Federal government fends off criticism over $97M in 'lapsed' funds

The Harper government dismissed criticism that it did not spend almost $100 million promised for social programs, saying that so-called "lapsed funds" are a normal part of the budget cycle. Critics claim the unspent money left jobless youth, the disabled and others without promised help.

Money promised but not spent on social programs a normal part of budgeting, ministers say

Finance Minister Joe Oliver says 'lapsed' funds are a normal part of budgeting, and have nothing to do with politics. (Adrian Wyld/Canadian Press)

Money promised for federal programs but never spent, referred to as "lapsed funds," is a normal part of the budgeting process and has nothing to do with politics, federal Finance Minister Joe Oliver says.

"It's not unusual for money to lapse from one year to the next," Oliver said in Summerside, P.E.I.

"We have a $291-million budget and sometimes programs aren't ready to receive the money, so this is the sort of thing that happens every year. It's not a political decision, it's more of an administrative, bureaucratic result."

Oliver's comments came as the government fended off criticism that it did not spend $97 million in 2013-14 that it had earmarked for a series of key social programs, including one to fight youth unemployment and another to help the disabled.

The shortfall amounted to more than five per cent of the budget for programs at Employment and Social Development Canada (ESDC), CBC News reported based on an internal document obtained under access to information laws.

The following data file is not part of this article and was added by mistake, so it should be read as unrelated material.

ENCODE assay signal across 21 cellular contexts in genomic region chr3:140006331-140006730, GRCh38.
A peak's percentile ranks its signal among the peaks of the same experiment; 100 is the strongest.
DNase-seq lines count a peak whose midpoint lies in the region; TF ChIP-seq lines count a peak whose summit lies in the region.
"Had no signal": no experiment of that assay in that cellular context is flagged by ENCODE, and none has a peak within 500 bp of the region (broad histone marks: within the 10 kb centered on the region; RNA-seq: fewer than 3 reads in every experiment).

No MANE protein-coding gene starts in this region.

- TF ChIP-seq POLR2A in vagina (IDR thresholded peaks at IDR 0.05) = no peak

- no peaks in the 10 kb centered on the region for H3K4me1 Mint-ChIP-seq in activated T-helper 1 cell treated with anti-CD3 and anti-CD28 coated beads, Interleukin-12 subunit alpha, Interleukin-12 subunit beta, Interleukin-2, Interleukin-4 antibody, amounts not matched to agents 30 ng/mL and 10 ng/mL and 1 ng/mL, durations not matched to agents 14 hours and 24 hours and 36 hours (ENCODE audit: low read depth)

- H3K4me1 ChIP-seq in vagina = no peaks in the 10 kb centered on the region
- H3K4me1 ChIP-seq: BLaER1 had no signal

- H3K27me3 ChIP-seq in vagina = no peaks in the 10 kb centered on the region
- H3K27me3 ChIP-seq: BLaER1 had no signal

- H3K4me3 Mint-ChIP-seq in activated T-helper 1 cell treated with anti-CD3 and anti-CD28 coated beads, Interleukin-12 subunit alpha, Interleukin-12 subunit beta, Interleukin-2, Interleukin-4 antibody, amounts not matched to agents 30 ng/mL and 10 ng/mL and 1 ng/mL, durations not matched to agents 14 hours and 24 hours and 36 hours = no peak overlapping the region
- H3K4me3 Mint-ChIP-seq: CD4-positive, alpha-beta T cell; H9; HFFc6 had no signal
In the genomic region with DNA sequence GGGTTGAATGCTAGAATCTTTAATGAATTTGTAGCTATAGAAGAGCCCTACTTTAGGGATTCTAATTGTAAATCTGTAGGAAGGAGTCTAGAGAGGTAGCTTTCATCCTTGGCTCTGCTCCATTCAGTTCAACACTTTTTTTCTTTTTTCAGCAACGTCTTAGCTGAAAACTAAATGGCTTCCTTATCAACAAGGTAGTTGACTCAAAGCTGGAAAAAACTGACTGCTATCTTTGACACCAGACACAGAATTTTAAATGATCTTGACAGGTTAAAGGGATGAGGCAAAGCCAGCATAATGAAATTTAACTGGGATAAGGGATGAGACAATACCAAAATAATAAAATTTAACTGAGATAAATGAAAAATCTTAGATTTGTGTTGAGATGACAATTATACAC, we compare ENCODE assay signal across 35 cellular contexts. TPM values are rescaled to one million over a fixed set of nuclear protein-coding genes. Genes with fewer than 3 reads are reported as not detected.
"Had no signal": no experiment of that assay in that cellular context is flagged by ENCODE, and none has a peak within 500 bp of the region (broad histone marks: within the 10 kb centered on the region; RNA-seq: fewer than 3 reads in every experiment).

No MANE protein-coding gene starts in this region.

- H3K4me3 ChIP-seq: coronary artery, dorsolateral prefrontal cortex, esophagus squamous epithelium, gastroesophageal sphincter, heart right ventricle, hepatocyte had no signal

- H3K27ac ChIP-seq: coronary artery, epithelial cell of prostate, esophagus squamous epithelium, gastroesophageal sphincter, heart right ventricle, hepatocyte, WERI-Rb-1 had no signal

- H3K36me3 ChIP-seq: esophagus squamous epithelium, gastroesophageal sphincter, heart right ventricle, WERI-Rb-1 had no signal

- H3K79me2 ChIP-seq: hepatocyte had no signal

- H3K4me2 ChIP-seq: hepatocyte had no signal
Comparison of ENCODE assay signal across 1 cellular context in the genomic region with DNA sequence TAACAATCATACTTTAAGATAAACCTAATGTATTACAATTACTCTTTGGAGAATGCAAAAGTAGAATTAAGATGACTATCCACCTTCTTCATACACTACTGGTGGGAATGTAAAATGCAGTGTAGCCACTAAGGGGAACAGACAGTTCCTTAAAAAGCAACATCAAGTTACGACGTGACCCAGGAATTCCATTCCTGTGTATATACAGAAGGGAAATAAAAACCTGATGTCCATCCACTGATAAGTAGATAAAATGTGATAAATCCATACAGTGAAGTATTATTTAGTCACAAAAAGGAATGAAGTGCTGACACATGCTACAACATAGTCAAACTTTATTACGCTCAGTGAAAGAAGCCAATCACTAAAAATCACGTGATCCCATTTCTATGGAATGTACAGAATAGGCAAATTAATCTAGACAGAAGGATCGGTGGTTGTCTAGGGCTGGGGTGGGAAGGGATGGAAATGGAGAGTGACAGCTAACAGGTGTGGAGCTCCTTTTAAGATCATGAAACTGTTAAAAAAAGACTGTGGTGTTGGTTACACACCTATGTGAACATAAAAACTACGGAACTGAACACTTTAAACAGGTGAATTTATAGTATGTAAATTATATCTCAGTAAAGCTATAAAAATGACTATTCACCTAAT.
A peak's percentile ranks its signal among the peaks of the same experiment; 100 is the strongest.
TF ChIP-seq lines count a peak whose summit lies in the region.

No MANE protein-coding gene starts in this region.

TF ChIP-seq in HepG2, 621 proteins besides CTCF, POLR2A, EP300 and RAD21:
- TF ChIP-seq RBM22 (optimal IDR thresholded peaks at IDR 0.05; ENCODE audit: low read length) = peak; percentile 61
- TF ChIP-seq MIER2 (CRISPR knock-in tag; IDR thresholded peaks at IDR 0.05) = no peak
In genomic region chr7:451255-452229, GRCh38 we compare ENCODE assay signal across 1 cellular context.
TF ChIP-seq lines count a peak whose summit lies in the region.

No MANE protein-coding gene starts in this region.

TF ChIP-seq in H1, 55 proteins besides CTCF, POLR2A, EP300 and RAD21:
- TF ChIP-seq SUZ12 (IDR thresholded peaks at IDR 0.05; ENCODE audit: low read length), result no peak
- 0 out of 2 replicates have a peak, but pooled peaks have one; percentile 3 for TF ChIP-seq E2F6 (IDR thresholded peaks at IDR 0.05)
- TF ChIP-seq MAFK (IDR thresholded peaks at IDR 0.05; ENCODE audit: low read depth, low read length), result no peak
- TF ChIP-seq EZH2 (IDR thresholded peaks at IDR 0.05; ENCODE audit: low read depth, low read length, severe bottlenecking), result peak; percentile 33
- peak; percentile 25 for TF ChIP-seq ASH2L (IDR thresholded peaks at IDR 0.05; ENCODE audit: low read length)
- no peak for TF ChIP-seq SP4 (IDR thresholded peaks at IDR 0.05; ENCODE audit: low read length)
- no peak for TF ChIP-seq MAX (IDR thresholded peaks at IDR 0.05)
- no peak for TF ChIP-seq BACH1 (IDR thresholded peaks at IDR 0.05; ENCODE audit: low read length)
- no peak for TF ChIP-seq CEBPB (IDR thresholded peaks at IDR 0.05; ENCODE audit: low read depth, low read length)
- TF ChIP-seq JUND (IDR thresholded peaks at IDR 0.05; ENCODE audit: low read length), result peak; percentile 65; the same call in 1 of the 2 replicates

Opposition called reckless

The minister for ESDC dismissed sharp questions in the House of Commons by suggesting opposition parties are spendthrifts.

"The NDP and the Liberals judge their success by the amount of taxpayers' money they can spend recklessly," he said during question period. "We judge our success by the results for the young people we help."

New Democrat MP Jinny Sims said the lapsed funds at ESDC are part of a larger pattern in which departments attempt to save dollars on the backs of the vulnerable while helping to pay down the deficit.

"From veterans to the unemployed, they make big promises and then they break them," she said. "They made the photo-op commitment and then they didn't spend the money."

Paul Calandra, parliamentary secretary to the prime minister, later suggested that the lapsed funding is a sign of good economic management.

"We're not going to go on a spending frenzy at the end of the budget year," he told host Evan Solomon on CBC News Network's Power & Politics. "We've come in under budget on certain programs.… This isn't an unusual thing."